• sad, sad movie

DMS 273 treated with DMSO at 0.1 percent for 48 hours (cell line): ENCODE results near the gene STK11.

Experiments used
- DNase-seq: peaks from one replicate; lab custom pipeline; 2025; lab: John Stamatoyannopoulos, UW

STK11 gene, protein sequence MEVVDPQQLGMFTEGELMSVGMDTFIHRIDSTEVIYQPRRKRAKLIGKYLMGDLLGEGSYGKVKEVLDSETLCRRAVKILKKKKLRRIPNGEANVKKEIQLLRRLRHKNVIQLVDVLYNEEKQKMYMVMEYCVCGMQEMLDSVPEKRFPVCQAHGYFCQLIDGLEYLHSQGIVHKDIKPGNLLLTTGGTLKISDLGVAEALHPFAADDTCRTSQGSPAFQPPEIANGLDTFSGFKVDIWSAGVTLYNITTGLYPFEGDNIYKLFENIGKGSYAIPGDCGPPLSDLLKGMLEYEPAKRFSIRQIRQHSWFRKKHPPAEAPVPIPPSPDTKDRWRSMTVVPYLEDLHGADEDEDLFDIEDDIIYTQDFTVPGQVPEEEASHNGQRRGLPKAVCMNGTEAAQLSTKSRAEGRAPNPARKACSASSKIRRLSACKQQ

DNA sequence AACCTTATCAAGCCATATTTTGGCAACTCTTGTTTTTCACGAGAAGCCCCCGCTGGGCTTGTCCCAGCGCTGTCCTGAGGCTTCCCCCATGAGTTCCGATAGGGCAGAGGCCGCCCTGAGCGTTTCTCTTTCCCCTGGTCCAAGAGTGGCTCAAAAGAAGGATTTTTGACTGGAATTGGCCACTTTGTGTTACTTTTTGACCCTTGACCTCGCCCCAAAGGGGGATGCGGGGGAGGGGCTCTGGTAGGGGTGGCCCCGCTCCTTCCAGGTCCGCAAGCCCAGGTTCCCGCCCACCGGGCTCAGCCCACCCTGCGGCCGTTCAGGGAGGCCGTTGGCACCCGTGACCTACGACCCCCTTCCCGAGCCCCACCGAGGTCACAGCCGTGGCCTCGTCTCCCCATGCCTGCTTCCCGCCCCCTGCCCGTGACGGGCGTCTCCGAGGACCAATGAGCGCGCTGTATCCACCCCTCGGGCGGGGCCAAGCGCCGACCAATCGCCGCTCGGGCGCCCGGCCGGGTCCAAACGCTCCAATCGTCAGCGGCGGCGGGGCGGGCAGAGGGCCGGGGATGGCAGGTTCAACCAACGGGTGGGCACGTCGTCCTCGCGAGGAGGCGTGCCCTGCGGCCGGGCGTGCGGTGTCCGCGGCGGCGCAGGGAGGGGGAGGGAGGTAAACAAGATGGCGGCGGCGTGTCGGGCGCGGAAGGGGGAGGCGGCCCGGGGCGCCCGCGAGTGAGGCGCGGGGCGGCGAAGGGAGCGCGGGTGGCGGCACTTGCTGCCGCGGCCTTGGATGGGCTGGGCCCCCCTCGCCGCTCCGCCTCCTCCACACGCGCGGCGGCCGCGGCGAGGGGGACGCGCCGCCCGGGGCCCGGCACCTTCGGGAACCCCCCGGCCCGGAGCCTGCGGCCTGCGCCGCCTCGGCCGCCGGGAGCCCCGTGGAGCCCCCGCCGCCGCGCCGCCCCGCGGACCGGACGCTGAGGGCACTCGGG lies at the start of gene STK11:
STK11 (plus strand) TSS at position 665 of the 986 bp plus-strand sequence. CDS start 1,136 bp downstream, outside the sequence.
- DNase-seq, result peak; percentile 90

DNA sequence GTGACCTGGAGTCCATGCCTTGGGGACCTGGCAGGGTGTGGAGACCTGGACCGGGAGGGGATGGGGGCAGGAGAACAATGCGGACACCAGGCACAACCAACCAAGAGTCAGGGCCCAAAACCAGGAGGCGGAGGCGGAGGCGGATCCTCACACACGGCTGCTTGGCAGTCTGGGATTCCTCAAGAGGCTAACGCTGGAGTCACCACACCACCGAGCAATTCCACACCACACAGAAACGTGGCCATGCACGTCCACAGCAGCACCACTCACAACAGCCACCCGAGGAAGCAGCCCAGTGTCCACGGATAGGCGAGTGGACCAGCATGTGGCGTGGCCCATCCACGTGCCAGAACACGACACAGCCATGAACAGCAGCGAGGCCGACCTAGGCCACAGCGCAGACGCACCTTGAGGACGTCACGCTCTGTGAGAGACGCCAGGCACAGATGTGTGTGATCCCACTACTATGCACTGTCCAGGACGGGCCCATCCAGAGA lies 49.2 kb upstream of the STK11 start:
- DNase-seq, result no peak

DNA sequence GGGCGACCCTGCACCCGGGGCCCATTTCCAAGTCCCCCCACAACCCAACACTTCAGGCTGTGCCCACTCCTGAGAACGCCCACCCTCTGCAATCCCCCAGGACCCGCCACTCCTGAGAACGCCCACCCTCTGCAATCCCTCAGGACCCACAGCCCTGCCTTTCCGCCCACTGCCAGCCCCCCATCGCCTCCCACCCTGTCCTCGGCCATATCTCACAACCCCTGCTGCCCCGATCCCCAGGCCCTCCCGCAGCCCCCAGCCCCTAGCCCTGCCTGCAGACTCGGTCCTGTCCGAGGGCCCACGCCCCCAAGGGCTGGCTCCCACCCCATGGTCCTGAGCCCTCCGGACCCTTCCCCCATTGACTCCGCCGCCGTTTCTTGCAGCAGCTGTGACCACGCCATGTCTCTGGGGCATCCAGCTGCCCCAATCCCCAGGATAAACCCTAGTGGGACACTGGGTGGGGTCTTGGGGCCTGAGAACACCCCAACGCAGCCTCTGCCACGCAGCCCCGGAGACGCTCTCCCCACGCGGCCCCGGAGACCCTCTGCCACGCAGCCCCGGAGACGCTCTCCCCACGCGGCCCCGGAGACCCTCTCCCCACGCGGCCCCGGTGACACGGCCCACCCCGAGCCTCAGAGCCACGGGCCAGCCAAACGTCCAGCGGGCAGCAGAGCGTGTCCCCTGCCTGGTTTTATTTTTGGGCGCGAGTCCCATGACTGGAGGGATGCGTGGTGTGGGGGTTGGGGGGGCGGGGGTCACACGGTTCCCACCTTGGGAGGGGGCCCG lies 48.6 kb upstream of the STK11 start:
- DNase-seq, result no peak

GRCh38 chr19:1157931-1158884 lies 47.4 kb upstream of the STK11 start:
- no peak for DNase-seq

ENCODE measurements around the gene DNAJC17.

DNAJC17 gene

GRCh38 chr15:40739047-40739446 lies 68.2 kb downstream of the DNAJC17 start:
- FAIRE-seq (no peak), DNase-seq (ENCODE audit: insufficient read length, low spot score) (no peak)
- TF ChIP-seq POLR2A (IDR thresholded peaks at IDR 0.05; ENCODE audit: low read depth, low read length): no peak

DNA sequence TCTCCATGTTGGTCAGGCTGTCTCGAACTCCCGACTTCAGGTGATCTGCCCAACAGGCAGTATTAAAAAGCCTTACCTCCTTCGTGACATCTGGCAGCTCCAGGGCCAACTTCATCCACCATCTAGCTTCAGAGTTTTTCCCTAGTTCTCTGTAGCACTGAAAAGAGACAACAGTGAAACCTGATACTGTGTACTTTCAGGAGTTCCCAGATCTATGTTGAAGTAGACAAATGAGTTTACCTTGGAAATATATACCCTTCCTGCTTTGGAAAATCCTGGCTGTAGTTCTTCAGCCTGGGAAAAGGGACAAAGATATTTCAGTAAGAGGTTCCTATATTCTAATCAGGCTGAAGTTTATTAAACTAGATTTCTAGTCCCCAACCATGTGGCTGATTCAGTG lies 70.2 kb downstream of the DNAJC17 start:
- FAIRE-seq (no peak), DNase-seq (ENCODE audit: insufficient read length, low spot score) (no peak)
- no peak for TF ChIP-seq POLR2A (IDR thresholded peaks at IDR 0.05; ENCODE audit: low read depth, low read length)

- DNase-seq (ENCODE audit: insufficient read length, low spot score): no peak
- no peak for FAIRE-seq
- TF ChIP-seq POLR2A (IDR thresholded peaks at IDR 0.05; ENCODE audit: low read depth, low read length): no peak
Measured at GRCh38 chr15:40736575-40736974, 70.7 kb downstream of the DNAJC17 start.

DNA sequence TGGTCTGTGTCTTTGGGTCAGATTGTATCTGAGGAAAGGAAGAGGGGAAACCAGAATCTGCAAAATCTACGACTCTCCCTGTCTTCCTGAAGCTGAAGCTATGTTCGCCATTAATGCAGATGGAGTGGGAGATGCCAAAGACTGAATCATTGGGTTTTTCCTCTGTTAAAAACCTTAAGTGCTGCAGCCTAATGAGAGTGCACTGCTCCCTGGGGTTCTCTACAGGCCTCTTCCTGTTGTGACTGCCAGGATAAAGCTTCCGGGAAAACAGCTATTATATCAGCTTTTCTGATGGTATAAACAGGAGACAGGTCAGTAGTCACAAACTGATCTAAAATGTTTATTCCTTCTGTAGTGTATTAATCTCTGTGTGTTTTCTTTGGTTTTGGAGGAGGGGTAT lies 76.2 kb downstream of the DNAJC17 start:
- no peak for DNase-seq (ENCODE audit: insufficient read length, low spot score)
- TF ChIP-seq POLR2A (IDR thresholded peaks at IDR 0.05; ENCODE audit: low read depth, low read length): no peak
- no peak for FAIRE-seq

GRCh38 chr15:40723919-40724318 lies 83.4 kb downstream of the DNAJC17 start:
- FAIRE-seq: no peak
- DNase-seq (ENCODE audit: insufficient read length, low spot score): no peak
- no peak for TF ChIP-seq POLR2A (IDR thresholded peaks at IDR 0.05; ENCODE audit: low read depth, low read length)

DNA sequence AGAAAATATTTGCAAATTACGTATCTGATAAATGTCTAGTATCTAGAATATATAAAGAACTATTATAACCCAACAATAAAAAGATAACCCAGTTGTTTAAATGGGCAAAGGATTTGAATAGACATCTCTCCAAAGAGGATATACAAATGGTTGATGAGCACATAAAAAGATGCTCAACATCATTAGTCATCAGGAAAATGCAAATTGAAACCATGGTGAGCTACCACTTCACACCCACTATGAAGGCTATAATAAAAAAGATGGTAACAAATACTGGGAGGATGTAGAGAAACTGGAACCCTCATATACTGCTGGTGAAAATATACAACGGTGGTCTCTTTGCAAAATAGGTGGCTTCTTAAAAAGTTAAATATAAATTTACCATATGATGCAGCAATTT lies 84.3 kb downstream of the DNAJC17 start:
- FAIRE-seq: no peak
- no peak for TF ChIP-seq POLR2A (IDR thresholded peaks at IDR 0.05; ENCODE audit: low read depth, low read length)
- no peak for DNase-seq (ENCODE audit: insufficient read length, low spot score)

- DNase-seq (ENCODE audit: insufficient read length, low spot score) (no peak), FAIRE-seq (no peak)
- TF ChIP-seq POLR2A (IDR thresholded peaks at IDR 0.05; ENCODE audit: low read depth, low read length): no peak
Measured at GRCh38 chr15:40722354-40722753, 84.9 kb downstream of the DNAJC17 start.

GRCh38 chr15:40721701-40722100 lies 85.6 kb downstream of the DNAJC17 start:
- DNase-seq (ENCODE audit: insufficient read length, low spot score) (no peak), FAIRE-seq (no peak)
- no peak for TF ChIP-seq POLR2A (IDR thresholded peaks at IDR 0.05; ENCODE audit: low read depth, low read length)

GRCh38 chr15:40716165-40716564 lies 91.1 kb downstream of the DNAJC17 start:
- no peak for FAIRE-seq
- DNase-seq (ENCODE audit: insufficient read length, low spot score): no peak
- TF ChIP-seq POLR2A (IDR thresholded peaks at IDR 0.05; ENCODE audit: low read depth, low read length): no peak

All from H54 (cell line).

Mislead by some comments here i expected a laugh-out comedy, Ben Stiler style. Many other people in the cinema expected the same and from the beginning of the film they laughed at the slightest hint that something might be funny. Little by little though, the laughs went to silence and people understood they were watching a drama, not a comedy. Indeed there were scenes that made you laugh, but the more important scenes were those that take you by the heart and make you feel and understand. Thanks to the great acting by Ryan Gosling, Emily Mortimer, Paul Schneider, Patricia Clarkson, all the supporting cast, you get a feel of a community of neighbors, friends, family, perhaps too idealized, but nevertheless, giving hope and warmth. What totally surprised me was that this is an original American movie (correct me if i'm wrong). The names of the characters, people's features and clothes, the weather and location if you like, all made me think this is an authentic Scandinavian movie, up to the dialog and plot itself. I could literally see rural Scandinavian types and imagined the characters speak Norwegian or Swedish. The whole flow of the movie, the way it never went out of order, kept its steady, peaceful step, so typical for European movies - all my regards to director Craig Gillespie for achieving this. Anything else would've spoiled this sad movie, diminished its message, denied the sacrifices and human pain of its characters The story in short is of a man, troubled by his past and afraid of closeness even with his loving family. He finds an seemingly undemanding friend in a human-sized doll he buys over the internet. Soon, with the help of his family and the whole town, who decide to play his game, he discovers the beauty of human touch, emotion and contact... 9/10 peace and love